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Re: Connection Link Aggregation

Hello Gerard,

On Apr 17, 2012, at 6:58 PM, Gerard Lally wrote:

On Tue, 17 Apr 2012 14:34:37 -0400
Al Zick <> wrote:


We have very poor connectivity in our office. We have a satellite
connection, but it is usually either very slow or simply does not
work at all. DSL, ISDN, T1, and cable are not available and even cell
phones don't work very well here. We are willing to invest in more
phone lines and modems. I was wondering if the following setup is
doable. I want to connect 4 to 8 modems to a machine running NetBSD
and then bind them and set the machine as a gateway/router for the
rest of our network. Can I bond them in such a way to achieve
transfer rates of 224k or higher? Also, will this effect latency? I
would really like less latency than what satellite offers.


With pf you can do round-robin routing on multiple WAN interfaces. You
won't get transfer rates equalling the aggregate of all your lines but
you will not have one line (FTP download, for example) tying up your
bandwidth. So if you have two 56k lines and round-robin routing sends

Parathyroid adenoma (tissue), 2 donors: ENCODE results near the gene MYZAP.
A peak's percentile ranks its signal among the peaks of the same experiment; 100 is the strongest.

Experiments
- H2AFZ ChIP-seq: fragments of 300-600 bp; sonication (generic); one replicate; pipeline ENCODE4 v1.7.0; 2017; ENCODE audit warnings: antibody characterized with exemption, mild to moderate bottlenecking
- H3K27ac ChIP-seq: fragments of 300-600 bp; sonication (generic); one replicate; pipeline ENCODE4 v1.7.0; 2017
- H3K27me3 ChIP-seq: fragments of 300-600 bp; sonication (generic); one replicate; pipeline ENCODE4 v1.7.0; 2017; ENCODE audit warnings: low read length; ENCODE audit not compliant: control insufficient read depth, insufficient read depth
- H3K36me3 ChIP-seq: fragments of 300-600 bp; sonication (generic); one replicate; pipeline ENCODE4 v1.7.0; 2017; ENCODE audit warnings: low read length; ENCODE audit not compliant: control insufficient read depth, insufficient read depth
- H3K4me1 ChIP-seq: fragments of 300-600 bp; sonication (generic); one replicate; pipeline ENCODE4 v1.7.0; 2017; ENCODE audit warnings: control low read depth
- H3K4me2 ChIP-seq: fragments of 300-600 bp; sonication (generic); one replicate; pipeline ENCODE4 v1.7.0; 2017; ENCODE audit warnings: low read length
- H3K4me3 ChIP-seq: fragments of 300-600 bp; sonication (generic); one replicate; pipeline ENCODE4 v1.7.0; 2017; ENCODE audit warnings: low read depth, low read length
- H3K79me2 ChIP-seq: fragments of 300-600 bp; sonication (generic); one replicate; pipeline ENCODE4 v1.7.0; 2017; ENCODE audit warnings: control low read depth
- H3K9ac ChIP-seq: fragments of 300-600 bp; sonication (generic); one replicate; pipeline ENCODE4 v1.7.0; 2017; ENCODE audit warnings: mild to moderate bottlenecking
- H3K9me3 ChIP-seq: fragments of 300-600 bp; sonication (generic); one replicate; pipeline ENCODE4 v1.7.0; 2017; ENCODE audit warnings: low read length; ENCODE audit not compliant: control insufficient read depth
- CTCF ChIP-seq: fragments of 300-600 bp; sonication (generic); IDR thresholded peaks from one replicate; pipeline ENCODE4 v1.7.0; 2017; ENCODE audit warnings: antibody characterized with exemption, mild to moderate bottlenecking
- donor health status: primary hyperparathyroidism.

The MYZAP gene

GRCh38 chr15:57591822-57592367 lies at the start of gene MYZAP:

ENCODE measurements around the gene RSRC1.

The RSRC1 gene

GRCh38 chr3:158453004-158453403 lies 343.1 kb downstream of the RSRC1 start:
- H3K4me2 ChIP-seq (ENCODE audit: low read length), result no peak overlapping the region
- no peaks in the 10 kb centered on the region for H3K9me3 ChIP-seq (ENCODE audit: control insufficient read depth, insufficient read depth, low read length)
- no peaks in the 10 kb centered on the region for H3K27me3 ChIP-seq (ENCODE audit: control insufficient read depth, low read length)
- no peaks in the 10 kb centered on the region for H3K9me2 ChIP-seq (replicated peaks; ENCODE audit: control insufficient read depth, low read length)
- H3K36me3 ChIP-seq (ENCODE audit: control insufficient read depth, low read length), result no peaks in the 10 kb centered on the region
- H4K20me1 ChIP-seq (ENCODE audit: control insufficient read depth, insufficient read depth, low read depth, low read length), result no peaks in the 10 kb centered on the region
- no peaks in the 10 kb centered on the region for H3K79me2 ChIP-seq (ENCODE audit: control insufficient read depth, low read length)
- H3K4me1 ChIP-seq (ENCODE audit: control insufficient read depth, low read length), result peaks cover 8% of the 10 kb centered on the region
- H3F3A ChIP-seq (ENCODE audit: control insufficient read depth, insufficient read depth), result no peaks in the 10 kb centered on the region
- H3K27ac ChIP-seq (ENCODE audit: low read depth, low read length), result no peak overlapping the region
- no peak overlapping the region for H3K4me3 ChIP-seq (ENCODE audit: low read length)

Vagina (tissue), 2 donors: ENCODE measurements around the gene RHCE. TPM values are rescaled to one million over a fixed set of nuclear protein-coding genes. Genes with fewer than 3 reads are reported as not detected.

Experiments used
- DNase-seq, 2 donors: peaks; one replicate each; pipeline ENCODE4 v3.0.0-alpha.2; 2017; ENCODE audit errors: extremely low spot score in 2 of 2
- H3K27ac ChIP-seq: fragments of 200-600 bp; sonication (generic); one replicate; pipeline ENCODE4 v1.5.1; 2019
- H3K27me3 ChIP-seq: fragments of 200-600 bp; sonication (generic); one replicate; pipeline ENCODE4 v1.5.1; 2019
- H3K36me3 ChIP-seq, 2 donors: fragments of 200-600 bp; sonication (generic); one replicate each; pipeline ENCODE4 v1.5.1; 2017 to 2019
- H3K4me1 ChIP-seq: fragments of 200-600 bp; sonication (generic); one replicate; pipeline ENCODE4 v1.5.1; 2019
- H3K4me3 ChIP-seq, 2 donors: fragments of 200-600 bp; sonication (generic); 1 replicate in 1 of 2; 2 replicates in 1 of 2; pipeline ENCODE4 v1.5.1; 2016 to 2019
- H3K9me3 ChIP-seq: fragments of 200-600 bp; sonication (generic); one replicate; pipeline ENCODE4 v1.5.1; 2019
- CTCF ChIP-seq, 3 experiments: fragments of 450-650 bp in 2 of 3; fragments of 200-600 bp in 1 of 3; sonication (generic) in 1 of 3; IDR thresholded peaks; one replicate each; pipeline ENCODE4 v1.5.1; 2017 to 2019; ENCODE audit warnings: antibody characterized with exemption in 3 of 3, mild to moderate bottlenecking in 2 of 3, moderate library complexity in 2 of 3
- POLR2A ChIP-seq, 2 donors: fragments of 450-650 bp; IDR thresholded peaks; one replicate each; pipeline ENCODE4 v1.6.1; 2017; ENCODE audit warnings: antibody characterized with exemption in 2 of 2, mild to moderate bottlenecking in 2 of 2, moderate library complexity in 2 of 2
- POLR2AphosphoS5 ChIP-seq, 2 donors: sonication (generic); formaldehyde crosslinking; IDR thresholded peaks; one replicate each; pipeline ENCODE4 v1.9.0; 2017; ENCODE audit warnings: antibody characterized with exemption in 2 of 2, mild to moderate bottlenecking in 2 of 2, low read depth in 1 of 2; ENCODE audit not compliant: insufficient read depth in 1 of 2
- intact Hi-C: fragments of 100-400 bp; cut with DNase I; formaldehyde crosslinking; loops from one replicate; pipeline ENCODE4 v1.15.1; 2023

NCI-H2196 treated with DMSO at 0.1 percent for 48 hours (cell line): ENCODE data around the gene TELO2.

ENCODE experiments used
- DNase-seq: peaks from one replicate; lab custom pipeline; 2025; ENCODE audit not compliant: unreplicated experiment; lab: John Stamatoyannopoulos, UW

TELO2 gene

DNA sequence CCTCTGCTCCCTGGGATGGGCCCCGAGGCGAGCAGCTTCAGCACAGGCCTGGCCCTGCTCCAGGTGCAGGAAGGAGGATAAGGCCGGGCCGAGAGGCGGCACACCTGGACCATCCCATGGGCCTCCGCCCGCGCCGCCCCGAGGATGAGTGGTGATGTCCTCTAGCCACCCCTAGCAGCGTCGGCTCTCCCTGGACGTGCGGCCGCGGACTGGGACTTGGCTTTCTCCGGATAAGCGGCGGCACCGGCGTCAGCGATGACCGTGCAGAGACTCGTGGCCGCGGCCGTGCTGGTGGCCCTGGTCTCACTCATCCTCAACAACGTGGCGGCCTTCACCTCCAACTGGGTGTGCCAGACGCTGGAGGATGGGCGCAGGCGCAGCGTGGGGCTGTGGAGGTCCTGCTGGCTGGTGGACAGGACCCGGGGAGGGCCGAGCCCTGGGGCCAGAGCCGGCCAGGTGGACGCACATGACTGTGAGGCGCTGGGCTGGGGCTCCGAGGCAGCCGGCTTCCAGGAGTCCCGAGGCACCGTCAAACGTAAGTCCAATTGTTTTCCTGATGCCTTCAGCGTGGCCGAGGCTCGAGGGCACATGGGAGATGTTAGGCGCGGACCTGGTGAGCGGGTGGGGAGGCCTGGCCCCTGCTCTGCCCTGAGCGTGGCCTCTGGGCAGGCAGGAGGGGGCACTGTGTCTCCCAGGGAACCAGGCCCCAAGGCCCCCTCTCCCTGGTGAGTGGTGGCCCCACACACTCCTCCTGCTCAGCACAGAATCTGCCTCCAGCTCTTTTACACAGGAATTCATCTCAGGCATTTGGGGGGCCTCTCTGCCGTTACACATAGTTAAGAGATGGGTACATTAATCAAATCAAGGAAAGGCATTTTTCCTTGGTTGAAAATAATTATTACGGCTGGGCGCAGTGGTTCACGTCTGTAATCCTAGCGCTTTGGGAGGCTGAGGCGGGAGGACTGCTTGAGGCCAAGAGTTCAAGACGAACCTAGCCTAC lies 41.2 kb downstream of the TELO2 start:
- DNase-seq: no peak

your FTP download out over the first channel then you will still have a
56k line free for other work.

So, will this give me 112k then?

I have this working successfully on a firewall running OpenBSD (set up before I knew much about NetBSD) - check their address pools and load-balancing FAQ to get an idea of what's happening. Then come back to
NetBSD and man pf.conf(5).

OK. This looks do able.

Note that https connections don't like this so you would need to set up
your PF so that traffic to port 443 is routed to a single WAN gateway.
As far as I remember FTP is another protocol that doesn't play well with round-robin routing. Again, just pick your best line and route FTP
client requests out through that line. Once your normal mail and web
traffic sees this first line saturated it will be automatically routed
by PF to the second WAN interface.

This is something that I didn't think about, but is very helpful info. I will need to keep this in mind when setting it up.


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